“I used to play nonstop when I was a kid, literally for five-to-nine hours a day. I always had a guitar in my hand, but I never really set out to be a fast player.
“I kind of hate practicing. I’ve never learned any solos. I never learned any scales. I was just messing about and unlocked some things on the way.
“I liked some Van Halen stuff, but I always thought that I couldn’t do that. I still can’t! So, speed wasn’t really something I was striving for. I feel like it was an overnight thing, where all of a sudden, I could think of a really fast phrase and play it pretty cleanly.
“For some reason, the coordination between my hands became pretty fast, and I play pretty fast right now. Some people have talked about there being an Alvin Lee quality to my playing, and I enjoy it. It’s just another form of expression. But, if you only play fast, that’s not going to move anyone. If you do a little bit of that and end it with a heartfelt note, that works out!”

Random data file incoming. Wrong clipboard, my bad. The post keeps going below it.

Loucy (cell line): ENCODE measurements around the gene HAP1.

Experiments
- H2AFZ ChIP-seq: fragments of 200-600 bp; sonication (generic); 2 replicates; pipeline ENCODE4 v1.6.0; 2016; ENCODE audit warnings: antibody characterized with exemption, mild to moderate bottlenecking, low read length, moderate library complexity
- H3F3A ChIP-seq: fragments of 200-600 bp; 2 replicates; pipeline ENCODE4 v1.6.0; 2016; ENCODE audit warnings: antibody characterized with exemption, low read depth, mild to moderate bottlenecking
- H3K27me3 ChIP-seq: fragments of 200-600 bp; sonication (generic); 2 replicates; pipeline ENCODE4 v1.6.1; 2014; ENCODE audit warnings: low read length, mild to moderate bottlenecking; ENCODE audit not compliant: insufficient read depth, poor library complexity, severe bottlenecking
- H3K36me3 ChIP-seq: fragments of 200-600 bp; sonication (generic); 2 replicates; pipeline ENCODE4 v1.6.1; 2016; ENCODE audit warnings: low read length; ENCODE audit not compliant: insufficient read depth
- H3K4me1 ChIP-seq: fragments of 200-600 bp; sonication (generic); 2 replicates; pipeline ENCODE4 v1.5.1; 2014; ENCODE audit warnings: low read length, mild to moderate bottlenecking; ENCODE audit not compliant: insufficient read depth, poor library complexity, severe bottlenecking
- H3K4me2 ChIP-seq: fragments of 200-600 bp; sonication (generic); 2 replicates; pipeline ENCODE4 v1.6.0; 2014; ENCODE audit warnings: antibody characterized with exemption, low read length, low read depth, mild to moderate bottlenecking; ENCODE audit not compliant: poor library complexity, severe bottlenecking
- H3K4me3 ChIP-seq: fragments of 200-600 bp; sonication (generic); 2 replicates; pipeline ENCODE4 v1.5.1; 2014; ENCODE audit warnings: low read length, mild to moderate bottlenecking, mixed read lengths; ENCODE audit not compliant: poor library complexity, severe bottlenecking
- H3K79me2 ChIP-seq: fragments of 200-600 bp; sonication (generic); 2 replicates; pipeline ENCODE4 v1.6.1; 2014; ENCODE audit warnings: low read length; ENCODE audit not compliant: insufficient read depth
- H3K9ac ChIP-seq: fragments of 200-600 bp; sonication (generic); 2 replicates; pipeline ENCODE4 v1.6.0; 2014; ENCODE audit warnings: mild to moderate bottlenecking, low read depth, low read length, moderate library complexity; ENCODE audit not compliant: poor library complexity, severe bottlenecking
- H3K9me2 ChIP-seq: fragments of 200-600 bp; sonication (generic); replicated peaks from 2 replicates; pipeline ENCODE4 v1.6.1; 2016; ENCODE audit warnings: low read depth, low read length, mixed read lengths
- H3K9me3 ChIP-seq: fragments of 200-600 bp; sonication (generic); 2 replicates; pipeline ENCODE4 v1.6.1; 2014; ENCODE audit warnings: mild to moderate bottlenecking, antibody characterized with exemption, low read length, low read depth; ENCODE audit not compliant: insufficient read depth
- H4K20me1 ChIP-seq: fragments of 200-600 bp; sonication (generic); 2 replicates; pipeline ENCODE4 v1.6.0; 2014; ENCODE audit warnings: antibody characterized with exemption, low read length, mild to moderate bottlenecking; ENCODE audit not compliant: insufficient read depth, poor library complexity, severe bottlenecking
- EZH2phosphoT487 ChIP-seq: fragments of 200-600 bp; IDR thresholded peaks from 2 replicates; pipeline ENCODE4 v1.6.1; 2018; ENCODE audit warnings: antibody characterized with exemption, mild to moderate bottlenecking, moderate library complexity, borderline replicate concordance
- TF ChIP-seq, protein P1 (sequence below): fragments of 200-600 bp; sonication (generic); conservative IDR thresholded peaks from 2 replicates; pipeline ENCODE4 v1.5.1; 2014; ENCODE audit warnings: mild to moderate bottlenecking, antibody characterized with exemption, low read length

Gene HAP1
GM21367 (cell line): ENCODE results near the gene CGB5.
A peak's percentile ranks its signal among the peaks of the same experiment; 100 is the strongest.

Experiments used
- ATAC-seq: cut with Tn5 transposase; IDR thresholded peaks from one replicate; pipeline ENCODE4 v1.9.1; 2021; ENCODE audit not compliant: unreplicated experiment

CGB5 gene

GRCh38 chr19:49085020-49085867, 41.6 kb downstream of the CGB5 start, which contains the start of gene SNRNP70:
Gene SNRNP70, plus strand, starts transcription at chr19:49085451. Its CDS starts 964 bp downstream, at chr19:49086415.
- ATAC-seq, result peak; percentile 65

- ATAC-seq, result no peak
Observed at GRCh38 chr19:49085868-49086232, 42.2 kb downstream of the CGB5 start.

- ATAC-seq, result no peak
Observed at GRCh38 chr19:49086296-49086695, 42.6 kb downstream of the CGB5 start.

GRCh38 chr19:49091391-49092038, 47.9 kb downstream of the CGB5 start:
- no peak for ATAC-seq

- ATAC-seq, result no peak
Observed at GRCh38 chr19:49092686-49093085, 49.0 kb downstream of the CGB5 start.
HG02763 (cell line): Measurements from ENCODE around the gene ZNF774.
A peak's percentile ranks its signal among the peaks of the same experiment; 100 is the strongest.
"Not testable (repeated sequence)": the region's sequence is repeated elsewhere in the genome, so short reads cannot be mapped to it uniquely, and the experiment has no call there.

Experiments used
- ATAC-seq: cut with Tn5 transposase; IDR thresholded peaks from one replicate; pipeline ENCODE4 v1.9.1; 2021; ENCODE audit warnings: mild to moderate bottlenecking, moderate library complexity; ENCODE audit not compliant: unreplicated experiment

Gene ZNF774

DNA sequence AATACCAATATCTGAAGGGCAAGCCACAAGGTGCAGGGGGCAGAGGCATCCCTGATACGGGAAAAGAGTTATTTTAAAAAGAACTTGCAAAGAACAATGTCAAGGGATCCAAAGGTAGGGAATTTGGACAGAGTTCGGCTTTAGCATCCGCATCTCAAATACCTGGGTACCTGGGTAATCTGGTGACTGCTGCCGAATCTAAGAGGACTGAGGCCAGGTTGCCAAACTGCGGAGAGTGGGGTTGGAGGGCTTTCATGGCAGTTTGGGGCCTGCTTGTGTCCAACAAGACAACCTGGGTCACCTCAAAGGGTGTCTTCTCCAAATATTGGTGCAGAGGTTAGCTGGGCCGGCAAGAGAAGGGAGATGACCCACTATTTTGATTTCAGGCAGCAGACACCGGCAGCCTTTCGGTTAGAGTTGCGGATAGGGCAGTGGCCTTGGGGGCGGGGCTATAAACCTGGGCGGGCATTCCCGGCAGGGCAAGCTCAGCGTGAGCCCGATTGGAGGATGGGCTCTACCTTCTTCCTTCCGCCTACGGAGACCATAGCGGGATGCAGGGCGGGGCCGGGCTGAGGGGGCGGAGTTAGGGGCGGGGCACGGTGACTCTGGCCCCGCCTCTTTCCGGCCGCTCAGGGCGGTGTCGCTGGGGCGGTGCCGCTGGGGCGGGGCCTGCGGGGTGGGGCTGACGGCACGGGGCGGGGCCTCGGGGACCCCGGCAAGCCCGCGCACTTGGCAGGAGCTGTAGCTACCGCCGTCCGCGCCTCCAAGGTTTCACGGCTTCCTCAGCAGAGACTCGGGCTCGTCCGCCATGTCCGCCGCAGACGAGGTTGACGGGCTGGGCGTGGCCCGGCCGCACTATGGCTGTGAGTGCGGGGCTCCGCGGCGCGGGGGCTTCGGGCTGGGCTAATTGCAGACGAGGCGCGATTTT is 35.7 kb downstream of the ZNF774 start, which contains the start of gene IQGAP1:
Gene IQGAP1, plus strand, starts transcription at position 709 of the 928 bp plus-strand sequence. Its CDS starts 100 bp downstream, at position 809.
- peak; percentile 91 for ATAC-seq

Tell us about your guitars. What’s your number one right now?
“Lately, it’s been my Gibson SG Standard ‘61 Reissue. I just got it earlier this year and it’s so easy to play. It’s a very vibrant guitar and it speaks differently than my others do.
“Before that, I was using a Telecaster made by an Icelandic luthier called Gunnar Örn Sigurðsson. I got it in 2013 and that’s been my main touring guitar since then. It’s never been cleaned. It’s covered with blood. It’s seen a lot of shows! I don’t know why I don’t clean it but I like the idea of seeing the work I’ve done. Sometimes you come home from a tour and you’re like, ‘Did that really happen?’ and then you look at the guitar and you’re like, ‘Oh yeah!’”
Do you enjoy the rugged simplicity of guitars like Teles and SGs, where there aren’t too many bells and whistles?